Too Much Focus on Others
While Susan’s behavior may not seem like she was focusing on others, she was motivated by a desire to not stress her team. She wanted to give her team room to do the work in their own way and was concerned about being directive. However, she also needed to set clear expectations for the outcome. By not telling her team what she needed from them, they were unable to deliver it. Rather than “stress” them by providing clear feedback on what would improve the work product, she simply redid their work. Therefore, setting up a cycle where they would never be able to improve, and she would continue to be overwhelmed. By asking herself, “What do I need in this situation?” she was able to shift her perspective and begin to create more balance. Once she could articulate what she was seeking in an outcome and provide feedback when projects missed the mark, her team began to produce outcomes consistent with her needs.
Research shows that most women leaders emphasize people/relationship more than task/result. One of those leaders was BET Networks’ CEO Debra Lee, who was interviewed by Adam Bryant, when he was writing for the New York Times. In his column, The Corner Office, Lee shared how she learned to let go of a more supportive style associated with women.
I’m a consensus builder and I like having my executives on the same page and I like motivating them that way – let’s talk about it, let’s all agree on it. But I found very quickly that as CEO I couldn’t do that anymore, I really had to be the individual who took charge and was clear as the leader of the company, it had to be about where I wanted to take this company. (1)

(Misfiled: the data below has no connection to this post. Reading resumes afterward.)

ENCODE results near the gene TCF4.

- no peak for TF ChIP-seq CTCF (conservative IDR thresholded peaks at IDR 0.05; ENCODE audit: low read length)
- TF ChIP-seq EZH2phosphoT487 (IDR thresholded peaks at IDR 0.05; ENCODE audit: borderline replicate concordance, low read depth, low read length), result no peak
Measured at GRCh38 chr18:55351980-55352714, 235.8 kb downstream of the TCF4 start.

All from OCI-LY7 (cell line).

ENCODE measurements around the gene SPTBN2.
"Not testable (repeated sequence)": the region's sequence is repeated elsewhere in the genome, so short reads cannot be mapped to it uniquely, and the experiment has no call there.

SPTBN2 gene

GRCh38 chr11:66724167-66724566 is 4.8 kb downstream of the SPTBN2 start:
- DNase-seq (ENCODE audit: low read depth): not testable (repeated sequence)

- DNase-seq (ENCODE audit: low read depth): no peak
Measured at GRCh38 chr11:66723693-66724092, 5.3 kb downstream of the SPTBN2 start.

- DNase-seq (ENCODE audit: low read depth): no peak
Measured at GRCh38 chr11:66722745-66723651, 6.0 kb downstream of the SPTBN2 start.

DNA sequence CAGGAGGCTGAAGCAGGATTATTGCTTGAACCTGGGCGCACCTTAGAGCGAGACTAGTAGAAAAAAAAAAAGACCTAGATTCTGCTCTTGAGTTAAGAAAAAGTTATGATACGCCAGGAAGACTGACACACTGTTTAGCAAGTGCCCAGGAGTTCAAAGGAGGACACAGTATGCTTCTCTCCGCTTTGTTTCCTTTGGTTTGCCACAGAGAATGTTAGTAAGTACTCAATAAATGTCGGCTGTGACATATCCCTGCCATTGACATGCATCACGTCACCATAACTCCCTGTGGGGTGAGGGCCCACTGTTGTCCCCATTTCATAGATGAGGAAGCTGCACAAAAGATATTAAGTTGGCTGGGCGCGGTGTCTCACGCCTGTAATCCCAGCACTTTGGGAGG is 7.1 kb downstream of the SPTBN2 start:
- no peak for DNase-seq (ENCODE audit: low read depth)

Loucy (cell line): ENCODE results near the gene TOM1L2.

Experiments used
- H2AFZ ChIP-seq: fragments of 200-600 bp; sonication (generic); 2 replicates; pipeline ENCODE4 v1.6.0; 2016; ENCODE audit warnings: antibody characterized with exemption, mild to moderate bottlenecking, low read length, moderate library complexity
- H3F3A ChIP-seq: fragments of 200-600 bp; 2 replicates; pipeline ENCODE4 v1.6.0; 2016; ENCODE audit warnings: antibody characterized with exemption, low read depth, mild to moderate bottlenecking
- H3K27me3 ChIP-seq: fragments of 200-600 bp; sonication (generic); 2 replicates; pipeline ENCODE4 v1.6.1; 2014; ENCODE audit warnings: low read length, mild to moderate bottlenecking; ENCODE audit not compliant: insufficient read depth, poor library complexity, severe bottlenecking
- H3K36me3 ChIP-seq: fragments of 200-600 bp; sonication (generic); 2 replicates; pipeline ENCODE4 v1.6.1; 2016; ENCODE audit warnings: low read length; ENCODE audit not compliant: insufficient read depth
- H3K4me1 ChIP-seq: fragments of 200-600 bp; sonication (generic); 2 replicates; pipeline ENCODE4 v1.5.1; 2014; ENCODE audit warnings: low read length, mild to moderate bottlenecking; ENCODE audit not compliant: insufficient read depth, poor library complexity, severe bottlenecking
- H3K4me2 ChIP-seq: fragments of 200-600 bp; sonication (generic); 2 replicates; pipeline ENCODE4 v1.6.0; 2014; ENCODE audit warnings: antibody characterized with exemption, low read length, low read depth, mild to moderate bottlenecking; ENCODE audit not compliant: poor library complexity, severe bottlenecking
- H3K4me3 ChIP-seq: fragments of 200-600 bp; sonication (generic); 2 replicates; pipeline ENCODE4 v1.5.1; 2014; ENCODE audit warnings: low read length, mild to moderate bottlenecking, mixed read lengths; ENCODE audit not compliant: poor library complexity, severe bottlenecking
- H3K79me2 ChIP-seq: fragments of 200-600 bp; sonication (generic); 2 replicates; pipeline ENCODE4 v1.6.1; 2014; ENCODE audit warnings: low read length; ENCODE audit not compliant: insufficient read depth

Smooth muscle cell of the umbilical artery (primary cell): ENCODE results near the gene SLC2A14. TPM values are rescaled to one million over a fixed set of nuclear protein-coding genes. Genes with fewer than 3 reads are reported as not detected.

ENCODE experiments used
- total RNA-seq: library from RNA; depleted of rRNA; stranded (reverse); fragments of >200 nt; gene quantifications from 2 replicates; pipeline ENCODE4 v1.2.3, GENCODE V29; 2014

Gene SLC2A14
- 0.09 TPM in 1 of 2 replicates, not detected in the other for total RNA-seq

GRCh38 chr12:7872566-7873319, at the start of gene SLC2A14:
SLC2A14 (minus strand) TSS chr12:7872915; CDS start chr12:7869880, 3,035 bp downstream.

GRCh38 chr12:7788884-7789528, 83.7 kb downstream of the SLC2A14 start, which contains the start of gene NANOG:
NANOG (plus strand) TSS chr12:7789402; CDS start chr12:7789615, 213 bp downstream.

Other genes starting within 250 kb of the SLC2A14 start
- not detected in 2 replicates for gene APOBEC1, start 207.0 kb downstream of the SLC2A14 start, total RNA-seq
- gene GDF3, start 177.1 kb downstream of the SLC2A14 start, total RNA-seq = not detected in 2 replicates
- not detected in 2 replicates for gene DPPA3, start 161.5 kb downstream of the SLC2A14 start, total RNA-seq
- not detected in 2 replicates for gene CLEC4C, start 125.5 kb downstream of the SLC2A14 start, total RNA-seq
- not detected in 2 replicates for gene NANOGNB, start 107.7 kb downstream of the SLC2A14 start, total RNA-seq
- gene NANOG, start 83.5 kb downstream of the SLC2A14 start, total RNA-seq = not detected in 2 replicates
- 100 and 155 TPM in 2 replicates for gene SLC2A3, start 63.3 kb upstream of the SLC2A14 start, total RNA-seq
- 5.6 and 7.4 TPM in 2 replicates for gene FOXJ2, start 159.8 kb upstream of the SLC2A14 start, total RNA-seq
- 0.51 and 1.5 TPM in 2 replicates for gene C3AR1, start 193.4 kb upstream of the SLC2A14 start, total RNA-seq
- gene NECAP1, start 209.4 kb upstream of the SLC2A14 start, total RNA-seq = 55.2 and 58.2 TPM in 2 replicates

Too Much Focus on Self
Bob’s imbalance was due to his focus on self. He had climbed the finance ladder by developing specific expertise. Trying to become an expert when his role required him to be a generalist was his way of staying in his comfort zone. To shift his perspective, he used the leader as coach model to engage the team to learn more about their strengths and capabilities. In addition, he used their team meetings to bring challenging opportunities and expand their knowledge of financial modeling to help them become more efficient and effective. When the employee survey was fielded during the first year of his tenure, he received high ratings from the team. And equally as important, when a project required financial modeling, his team now was able to deliver it faster.